Farmers face a myriad of challenges as the spring planting season unfolds, not the least of which is finding enough workers. COVID-19 will likely impact those workers on farms, and a second group of workers – temporary immigrants with H-2A agricultural work visas – have had a much harder time crossing the border to work this season, according to estimates.
Many international flights into the country have been canceled, hampering the ability of workers from multiple countries to travel.
U.S. Sen. John Boozman, R-Ark., a senior member of the Senate Committee on Agriculture, Nutrition, and Forestry, is advocating for flexibility with agriculture employee programs in order to prevent a labor shortage and to maintain an abundant food supply in the United States. In a letter to Secretary of Labor Eugene Scalia and Acting Secretary of Homeland Security Chad Wolf, Boozman and other senators pushed for the development and implementation of guidance to provide flexibility in the H-2A program.
“Our nation is working around the clock to address the COVID-19 crisis, and our farmers are on the front lines of our country’s response,” the senators wrote. “We must ensure that our farmers can continue to rely on the H-2A program during this time. Your agencies have equities in the functioning of our nation’s immigration system, and we urge you to adopt flexibilities that will protect our country’s food supply as you administer the H-2A temporary agricultural worker program during this crisis.”
Specifically, senators asked the departments to develop and implement guidance that will allow approved H-2A workers at the end of a contract period to extend their contracts if they are impacted by travel restrictions imposed by the U.S. government or by the government of their country of origin.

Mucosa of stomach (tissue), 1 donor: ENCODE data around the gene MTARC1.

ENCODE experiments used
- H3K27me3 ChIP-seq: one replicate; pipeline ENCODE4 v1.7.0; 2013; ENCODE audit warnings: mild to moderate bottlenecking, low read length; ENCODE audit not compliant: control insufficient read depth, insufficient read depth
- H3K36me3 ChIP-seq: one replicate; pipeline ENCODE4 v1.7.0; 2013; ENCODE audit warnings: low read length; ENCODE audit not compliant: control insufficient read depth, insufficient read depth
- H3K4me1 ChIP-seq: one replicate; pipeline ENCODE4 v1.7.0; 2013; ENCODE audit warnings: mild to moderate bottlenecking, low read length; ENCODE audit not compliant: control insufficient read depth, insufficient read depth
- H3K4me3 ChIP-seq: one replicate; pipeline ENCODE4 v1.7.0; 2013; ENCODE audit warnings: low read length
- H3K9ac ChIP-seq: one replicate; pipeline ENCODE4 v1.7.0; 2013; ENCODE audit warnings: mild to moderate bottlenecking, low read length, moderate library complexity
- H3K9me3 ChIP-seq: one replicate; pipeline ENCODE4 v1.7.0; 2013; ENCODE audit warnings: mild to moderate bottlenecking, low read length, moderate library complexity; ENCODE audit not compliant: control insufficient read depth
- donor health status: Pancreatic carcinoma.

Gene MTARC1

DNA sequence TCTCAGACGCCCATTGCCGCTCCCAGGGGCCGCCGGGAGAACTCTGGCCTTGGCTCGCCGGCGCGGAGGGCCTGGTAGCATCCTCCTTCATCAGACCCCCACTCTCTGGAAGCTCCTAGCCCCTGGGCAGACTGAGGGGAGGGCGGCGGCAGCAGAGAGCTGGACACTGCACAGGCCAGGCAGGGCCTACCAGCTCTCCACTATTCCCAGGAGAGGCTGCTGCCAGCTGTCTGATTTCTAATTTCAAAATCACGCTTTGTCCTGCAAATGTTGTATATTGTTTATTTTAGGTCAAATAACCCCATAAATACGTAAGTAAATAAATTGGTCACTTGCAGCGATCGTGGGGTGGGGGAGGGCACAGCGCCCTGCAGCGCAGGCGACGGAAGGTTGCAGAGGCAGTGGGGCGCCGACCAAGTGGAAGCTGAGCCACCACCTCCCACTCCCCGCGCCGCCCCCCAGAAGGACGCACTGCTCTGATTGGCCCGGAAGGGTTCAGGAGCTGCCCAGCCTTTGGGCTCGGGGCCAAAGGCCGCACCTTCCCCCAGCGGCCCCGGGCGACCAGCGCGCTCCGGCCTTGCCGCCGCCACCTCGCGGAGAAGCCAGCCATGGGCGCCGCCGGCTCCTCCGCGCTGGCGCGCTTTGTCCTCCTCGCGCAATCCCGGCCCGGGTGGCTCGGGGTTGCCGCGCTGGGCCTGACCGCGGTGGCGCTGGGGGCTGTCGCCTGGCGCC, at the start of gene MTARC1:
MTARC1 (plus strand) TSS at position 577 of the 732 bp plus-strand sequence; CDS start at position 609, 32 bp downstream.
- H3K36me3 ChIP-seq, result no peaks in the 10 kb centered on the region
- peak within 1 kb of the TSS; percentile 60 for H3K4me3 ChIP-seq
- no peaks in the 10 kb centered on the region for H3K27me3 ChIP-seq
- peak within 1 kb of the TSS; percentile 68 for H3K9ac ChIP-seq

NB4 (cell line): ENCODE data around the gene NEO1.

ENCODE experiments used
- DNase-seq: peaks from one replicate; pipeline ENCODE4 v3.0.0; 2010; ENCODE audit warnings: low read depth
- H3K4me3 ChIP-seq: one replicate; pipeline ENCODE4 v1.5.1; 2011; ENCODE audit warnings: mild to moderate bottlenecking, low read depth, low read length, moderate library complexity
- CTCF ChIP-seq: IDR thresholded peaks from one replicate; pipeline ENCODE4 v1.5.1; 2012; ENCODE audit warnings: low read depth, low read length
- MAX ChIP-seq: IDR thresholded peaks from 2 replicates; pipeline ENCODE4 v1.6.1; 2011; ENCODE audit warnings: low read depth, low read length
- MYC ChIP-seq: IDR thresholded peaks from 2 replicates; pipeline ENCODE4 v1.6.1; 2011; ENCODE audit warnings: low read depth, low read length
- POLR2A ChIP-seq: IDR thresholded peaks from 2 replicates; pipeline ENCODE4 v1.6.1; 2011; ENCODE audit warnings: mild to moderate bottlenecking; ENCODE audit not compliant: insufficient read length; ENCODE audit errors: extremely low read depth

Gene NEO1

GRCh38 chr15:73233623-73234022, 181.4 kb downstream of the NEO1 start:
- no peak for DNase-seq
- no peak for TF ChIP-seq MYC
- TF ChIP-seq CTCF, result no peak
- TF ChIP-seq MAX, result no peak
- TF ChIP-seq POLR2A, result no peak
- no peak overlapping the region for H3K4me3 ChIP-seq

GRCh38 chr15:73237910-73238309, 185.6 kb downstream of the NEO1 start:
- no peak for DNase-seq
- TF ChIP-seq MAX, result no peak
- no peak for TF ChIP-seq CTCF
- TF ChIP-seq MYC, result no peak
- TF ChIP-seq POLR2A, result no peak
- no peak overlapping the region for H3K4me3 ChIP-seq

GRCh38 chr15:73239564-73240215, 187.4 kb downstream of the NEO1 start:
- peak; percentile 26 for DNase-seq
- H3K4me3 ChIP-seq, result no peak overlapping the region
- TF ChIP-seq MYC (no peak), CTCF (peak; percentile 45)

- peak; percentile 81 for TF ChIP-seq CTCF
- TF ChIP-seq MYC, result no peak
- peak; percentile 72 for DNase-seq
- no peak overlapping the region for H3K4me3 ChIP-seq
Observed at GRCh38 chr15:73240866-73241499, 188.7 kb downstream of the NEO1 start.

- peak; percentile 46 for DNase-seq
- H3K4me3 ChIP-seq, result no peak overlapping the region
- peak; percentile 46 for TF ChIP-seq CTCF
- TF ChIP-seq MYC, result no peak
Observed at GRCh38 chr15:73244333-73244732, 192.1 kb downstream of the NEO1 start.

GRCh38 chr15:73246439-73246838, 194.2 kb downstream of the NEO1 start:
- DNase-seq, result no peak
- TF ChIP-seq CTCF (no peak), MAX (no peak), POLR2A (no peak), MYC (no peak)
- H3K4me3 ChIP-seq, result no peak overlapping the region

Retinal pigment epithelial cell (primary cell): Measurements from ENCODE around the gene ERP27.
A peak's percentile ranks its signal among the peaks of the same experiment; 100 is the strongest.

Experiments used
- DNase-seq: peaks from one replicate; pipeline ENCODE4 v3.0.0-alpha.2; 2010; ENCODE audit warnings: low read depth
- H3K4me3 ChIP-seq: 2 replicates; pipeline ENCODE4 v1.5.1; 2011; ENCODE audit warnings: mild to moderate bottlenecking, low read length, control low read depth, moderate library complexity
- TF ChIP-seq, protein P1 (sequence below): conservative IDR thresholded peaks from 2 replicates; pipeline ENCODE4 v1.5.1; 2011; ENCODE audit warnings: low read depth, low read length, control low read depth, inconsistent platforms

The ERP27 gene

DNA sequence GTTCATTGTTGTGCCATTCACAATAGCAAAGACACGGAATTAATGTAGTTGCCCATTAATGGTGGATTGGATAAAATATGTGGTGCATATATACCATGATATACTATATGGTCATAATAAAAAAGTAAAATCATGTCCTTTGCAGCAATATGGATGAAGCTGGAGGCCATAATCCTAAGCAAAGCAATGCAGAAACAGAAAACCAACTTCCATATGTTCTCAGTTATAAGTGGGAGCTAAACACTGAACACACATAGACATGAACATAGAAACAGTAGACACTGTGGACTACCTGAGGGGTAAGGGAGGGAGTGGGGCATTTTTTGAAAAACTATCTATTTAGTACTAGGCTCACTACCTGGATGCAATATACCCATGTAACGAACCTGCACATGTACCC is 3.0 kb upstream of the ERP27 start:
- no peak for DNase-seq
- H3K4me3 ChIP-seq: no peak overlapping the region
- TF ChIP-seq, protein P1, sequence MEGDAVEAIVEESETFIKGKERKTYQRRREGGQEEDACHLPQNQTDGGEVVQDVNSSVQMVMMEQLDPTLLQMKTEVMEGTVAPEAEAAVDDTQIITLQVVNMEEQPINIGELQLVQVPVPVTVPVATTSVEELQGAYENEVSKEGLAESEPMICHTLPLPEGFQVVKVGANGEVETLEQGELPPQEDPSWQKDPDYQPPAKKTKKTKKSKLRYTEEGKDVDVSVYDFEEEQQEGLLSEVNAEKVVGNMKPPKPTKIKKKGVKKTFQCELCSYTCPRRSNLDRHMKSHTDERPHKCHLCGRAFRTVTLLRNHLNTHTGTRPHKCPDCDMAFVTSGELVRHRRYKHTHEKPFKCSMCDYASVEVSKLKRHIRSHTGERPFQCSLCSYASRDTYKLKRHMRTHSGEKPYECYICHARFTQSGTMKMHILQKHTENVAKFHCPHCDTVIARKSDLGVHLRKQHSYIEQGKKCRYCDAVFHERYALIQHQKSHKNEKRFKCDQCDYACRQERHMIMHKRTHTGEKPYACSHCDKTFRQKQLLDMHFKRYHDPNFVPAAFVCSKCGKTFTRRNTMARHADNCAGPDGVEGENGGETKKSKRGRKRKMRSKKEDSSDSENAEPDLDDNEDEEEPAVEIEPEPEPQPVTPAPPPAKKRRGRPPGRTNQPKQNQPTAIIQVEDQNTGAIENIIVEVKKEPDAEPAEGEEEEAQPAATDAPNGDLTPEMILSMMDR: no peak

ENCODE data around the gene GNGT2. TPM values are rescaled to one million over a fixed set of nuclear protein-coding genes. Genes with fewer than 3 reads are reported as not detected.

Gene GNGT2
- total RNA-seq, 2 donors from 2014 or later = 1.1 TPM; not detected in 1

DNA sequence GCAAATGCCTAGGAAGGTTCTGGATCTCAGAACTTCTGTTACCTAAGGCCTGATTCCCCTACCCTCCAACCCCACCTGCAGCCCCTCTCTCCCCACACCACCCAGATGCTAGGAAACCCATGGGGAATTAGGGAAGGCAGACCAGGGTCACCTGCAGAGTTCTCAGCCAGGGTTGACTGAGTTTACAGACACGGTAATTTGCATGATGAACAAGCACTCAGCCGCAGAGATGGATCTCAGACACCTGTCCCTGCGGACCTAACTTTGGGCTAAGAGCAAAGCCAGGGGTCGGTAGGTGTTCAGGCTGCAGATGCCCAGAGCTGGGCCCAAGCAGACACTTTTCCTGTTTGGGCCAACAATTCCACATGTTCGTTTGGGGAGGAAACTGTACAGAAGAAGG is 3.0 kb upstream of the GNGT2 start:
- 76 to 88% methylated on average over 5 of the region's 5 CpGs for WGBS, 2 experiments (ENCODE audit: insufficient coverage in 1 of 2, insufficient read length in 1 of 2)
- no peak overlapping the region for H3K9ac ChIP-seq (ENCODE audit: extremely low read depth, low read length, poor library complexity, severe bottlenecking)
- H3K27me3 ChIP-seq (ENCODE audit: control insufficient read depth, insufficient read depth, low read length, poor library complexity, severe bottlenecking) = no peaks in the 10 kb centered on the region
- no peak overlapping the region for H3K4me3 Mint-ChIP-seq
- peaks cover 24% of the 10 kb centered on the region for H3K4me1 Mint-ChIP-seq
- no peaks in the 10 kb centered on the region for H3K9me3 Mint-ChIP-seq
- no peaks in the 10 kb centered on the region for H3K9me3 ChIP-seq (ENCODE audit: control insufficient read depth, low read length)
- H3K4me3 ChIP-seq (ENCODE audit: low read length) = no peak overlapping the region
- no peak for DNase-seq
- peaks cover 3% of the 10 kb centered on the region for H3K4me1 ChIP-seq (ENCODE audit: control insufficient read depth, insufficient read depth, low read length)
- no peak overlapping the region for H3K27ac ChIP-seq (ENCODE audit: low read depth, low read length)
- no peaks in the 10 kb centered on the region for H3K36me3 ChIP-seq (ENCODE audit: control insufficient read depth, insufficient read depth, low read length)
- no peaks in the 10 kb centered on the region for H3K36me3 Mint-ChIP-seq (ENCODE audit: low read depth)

The letter asks to increase the maximum time for H-2A visas holders to stay in the country to mitigate the effects of U.S. citizenship and immigration services center closures during the COVID-19 crisis and allow H-2A employers to share available workers among farms until the federal government is able to resume normal operations.
The State Department has not released an official count of how many H-2A immigrants are in the country or how many have been prevented from entering the U.S. American Farm Bureau Federation Executive Vice President Dale Moore said last month that one of the most pressing problems for producers this season will be the lack of laborers.
The letter from Boozman and other senators also asks for the expanding the categories of H-2 applicants whose applications can be adjudicated without an in-person interview and allowing consular officers to waive the visa interview requirement for some first-time and returning H-2 applicants who have no potential ineligibility.
In Arkansas, the state’s National Guard issued a recommendation this week that all of its unemployed soldiers, airmen, veterans, and anyone else associated the Guard should consider taking a job in the ag sector.
“The COVID-19 Pandemic is more than just a health-crisis. It is currently impacting Arkansas’ agricultural industry with critical manpower shortages due to the inability to hire migrant workers. Crops must be planted and without workers, a lack of food and other agricultural commodities will have significant impacts to security and stability. The Arkansas Department of Agriculture, the Arkansas Farm Bureau, and other state and federal agencies are requesting Arkansan’s help. This is a must-fill the void left by non-existent H2A (migrant) workers. Pay is up to $20 per hour based on experience, as well as possible housing and meals may be available,” the Guard letter states.